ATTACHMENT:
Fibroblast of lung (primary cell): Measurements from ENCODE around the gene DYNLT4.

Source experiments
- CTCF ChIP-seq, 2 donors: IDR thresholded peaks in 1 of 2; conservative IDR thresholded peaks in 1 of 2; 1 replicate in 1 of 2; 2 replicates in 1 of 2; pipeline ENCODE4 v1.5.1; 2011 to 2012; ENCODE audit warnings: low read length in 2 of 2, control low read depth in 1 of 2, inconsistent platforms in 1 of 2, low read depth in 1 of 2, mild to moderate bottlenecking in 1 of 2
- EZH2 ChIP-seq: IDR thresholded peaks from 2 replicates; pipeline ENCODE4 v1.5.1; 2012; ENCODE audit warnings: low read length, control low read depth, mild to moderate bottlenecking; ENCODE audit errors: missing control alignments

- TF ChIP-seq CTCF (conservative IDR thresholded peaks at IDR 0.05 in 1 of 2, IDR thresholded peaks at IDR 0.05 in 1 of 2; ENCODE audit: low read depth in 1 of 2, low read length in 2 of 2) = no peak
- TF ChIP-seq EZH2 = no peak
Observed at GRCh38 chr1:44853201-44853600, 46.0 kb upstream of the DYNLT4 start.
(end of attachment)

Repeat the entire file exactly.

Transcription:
Fibroblast of lung (primary cell): Measurements from ENCODE around the gene DYNLT4.

Source experiments
- CTCF ChIP-seq, 2 donors: IDR thresholded peaks in 1 of 2; conservative IDR thresholded peaks in 1 of 2; 1 replicate in 1 of 2; 2 replicates in 1 of 2; pipeline ENCODE4 v1.5.1; 2011 to 2012; ENCODE audit warnings: low read length in 2 of 2, control low read depth in 1 of 2, inconsistent platforms in 1 of 2, low read depth in 1 of 2, mild to moderate bottlenecking in 1 of 2
- EZH2 ChIP-seq: IDR thresholded peaks from 2 replicates; pipeline ENCODE4 v1.5.1; 2012; ENCODE audit warnings: low read length, control low read depth, mild to moderate bottlenecking; ENCODE audit errors: missing control alignments

- TF ChIP-seq CTCF (conservative IDR thresholded peaks at IDR 0.05 in 1 of 2, IDR thresholded peaks at IDR 0.05 in 1 of 2; ENCODE audit: low read depth in 1 of 2, low read length in 2 of 2) = no peak
- TF ChIP-seq EZH2 = no peak
Observed at GRCh38 chr1:44853201-44853600, 46.0 kb upstream of the DYNLT4 start.